Thursday, December 13, 2018

Rideable Toy Horses for Christmas

Today is #NationalDayoftheHorse, and of course there is much discussion of this on social media. Some wonder why December 13th would be the National Day of the Horse, as opposed to some other day, but to me it doesn't matter.

That's because we can use today to underscore the importance of giving and receiving horse-shaped objects for the holidays!

I mean, who doesn't want a horse or a pony for Christmas?  But not everyone has the money or the space to take care of a real horse.  For us, there was always the rideable toy horse, often called a hobby-horse, with roots that stretch back hundreds of years.  

This morning I went on the venerable website to look for early examples of horses and Christmas.  The earliest reference I found, in my cursory search, was a clipping from the Newcastle, England Weekly Courant in December 1773.  The paper published a list of books for children available for the holidays.

One of the books was titled "The Hobby-horse, or Christmas Companion."

The Hampshire Telegraph and Naval Chronicle, January 1, 1827, published a long article of rural Christmas traditions. One of them involved a make-believe horse.

"At Abbot's Bromley, in Staffordshire, a curious custom prevailed till lately called "the Hobby Horse," on Christmas Day, when a person carrying between his legs the figure of a horse, made of thin boards, danced through the streets," it reads in part.  

The unknown Englishmen who participated in this tradition -- though they may have had deeper cultural reasons for riding stick horses through the streets at Christmas -- have much in common with American kids more than a hundred years later, who also knew the joys of the wooden stick horse.

Handmade stick horse, circa 1952.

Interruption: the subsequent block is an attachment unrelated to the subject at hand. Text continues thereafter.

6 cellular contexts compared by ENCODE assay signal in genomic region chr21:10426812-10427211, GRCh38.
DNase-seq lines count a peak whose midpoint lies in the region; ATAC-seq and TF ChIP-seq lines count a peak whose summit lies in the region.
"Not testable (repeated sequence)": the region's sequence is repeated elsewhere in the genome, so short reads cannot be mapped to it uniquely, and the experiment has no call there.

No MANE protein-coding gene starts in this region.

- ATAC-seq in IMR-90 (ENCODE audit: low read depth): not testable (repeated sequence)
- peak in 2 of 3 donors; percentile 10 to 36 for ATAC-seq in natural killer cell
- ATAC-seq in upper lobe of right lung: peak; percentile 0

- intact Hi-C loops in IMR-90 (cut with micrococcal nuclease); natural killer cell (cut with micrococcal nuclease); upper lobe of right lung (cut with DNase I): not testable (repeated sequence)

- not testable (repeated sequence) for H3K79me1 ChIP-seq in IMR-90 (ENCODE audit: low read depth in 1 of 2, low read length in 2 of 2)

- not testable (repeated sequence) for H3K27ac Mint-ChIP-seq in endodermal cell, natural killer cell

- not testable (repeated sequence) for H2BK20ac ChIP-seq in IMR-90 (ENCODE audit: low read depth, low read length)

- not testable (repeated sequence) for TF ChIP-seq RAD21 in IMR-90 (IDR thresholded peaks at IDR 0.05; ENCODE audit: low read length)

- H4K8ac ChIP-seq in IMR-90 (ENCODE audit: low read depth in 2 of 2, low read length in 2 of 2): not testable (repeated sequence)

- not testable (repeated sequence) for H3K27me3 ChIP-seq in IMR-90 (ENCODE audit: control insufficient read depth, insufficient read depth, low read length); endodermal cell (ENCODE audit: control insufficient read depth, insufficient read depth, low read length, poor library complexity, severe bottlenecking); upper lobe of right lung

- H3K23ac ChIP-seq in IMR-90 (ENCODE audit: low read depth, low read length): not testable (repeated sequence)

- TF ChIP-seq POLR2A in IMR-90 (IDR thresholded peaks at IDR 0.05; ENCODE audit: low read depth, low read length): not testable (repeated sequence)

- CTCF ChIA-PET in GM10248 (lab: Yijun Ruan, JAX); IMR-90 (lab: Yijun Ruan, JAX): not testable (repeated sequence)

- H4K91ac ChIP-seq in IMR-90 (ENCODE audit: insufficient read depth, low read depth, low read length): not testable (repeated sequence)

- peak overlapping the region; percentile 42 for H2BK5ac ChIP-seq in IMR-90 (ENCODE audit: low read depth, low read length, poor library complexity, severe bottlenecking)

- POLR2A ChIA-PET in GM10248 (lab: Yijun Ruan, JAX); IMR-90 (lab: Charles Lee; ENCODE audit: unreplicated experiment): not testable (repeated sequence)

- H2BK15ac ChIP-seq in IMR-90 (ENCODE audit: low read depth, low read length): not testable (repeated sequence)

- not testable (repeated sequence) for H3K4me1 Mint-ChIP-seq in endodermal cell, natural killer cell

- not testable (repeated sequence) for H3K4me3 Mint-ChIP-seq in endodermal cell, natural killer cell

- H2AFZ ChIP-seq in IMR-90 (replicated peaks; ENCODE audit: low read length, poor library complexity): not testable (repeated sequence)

Store-bought stick horse, 1960.

I found hundreds of articles and advertisements for rocking horses and spring-mounted horses for Christmas, dating back to the late 1800s.  Here's an ad in the Brooklyn Daily Eagle, December 18, 1869.  (Note that the ad above it, is for a pony for sale at Christmastime.)  

The spring-mounted horse was still in fashion in the 1950s and 1960s, when a generation of kids enjoyed riding Wonder Horses and similar toys.  You could buy them through mail-order department store and automotive store catalogs, as shown in the photo at the top of this post, or by visiting the store in person.

Show of hands: how many readers had a Wonder Horse or other similar riding toy?  No helmet, no seat belt, no elbow or knee pads.  And all the adventure we could imagine.  That's because during that era, the cowboy and his horse were our heroes.

Toys related to cowboys and their horses were ubiquitous back then.  There was a lot of creative advertising promoting rideable toy horses, too.  

It should not be lost on us that not only is this toy "just like the Lone Ranger's Silver" (that's what the ad says!)-- it also holds the weight of a person up to 175 pounds.  

Guilty, guilty, guilty, Mom and Dad.  

Of course, not everyone's parents could afford a bouncy horse for Christmas, or had the skills to craft one out of wood.  For us, there were other options. 

Why didn't the lumber store advertise this utilitarian object as a sawhorse, an essential tool of the construction trade?

Maybe the owner of the lumber store that ran that ad, just before Christmas 1959, knew that the most important part of getting a rideable horse toy for Christmas wasn't just the nature of the horse.  Our enjoyment was as big as our imaginations. 


  1. I had the vinyl stick horses and a Wonder horse- who I literally rode into the ground and wore the frame out. I later made a stick horse out of my Dad's good black socks (sorry, Daddy...) and he was The Black. And later, I got a barrel, attached a paper mache head, got a beat up huntseat saddle for Christmas one year for him, and rode him until I finally got a "real" horse. <3

  2. I think there could be a market for Wonder horses for so-called "grownups" who miss the ones we are not too large for!